But I'm a broken record here, so I will try to stop boring people after this comment. You can blame the users all you want, it still doesn't change the fact that its a poor design and manufacturing choice.

And as mentioned, for the moment we have spares available fortunately, and we have some very talented and resourceful owners to help us figure out how to work around the deficiency of the design, so yes, not the end of the world.

Hmmm seems to be broken record forsure. In MFG we used torque wrenches. Beyond that you can use any tightening device. If you "snug" the plastics that should not lead to over torqueing. FYI not once did I blame users. This issue gets consistently brought up and ends up leading to the same root cause (bad design/process, (sticky the damn thing at this point)).
 

Jayfox911

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To be honest most people just don’t want the bolt or screw to fall out while riding and don’t think about the next disassembly. that was me and most modern dirt bike riders, we are not using torque wrenches to take seat off and on or plastic if switching graphics etc.

But now I have lost a few screws in the Alta rear number plates and rear fender because I didn’t want the brass insert to fail but instead I lost the screw. Not sure which is better but at least the insert is still there and waiting for the next screw to fall out haha
 

Jared

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To be honest most people just don’t want the bolt or screw to fall out while riding and don’t think about the next disassembly. that was me and most modern dirt bike riders, we are not using torque wrenches to take seat off and on or plastic if switching graphics etc.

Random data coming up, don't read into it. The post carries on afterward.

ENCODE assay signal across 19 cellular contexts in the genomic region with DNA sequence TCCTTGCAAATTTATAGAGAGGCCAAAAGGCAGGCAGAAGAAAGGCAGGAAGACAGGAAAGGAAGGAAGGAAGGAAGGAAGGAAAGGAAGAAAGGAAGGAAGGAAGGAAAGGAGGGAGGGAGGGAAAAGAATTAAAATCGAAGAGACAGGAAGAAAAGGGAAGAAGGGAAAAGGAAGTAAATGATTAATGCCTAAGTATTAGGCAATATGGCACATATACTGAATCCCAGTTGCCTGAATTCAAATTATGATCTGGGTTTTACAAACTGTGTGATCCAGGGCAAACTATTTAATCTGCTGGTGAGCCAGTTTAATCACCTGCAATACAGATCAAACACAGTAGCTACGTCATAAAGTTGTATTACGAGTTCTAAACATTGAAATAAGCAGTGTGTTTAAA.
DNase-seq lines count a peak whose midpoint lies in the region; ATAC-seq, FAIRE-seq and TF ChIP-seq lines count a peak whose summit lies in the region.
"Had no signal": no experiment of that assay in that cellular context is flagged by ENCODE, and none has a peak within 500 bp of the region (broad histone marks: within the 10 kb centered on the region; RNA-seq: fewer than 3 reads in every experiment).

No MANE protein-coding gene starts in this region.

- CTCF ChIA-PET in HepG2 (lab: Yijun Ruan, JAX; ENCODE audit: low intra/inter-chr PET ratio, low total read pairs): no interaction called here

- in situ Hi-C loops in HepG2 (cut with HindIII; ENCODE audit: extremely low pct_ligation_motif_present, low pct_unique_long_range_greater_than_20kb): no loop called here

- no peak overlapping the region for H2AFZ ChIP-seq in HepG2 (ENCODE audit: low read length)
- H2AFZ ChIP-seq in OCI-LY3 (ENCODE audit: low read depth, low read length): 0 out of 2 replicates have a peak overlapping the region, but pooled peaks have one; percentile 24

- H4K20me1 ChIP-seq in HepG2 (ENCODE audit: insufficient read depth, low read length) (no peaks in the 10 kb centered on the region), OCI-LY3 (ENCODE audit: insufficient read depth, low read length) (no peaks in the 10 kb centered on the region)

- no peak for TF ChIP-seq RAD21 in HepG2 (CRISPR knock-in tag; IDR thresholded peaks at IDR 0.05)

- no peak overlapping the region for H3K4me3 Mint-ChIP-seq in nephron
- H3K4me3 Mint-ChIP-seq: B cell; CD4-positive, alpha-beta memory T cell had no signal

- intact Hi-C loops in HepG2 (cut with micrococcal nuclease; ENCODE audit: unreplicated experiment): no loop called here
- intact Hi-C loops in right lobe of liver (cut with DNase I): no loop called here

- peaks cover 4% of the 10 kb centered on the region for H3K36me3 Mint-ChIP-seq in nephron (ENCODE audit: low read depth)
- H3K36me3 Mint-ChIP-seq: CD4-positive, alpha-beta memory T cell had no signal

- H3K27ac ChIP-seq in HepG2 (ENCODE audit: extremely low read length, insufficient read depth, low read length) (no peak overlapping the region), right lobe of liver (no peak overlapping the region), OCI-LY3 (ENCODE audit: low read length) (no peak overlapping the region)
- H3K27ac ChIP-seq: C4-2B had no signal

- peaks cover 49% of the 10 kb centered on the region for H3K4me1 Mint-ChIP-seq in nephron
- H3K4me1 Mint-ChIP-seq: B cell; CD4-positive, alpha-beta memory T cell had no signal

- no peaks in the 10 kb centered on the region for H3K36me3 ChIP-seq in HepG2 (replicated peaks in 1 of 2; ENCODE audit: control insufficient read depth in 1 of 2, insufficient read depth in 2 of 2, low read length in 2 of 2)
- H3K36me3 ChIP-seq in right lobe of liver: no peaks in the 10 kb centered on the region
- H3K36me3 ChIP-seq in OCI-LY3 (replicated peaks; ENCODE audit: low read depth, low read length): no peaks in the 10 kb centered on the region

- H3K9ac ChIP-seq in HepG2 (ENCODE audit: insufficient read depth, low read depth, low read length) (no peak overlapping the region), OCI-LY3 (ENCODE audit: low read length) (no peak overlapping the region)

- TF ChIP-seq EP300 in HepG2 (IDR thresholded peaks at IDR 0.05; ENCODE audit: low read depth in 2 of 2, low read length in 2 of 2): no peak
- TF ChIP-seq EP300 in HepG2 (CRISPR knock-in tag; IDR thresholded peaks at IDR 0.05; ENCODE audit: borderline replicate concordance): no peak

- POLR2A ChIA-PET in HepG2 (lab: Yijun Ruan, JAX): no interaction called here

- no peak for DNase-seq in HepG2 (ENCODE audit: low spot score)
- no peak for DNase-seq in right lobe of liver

But now I have lost a few screws in the Alta rear number plates and rear fender because I didn’t want the brass insert to fail but instead I lost the screw. Not sure which is better but at least the insert is still there and waiting for the next screw to fall out haha
If you rub a little permatex gasket sealer (I use ultra black) on the threads of the screws before installing them, they will not vibrate out even if you tighten them to less than the torque spec. and they will not corrode or seize in place.
 

Trialsman

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Anti-seize lubricates the fastener but it can still work loose. It is also possible, because of the lubricating quality, to over-torque the fastener if not careful. Silicon can be used when you want to protect the threads and keep the fastener from backing out, but possibly only have minimal pressure (or even no pressure) on the pieces. Anti-seize will stay on the part until cleaned with solvent while silicon will shear, ball up, and will need to be reapplied to be effective for repeated uses.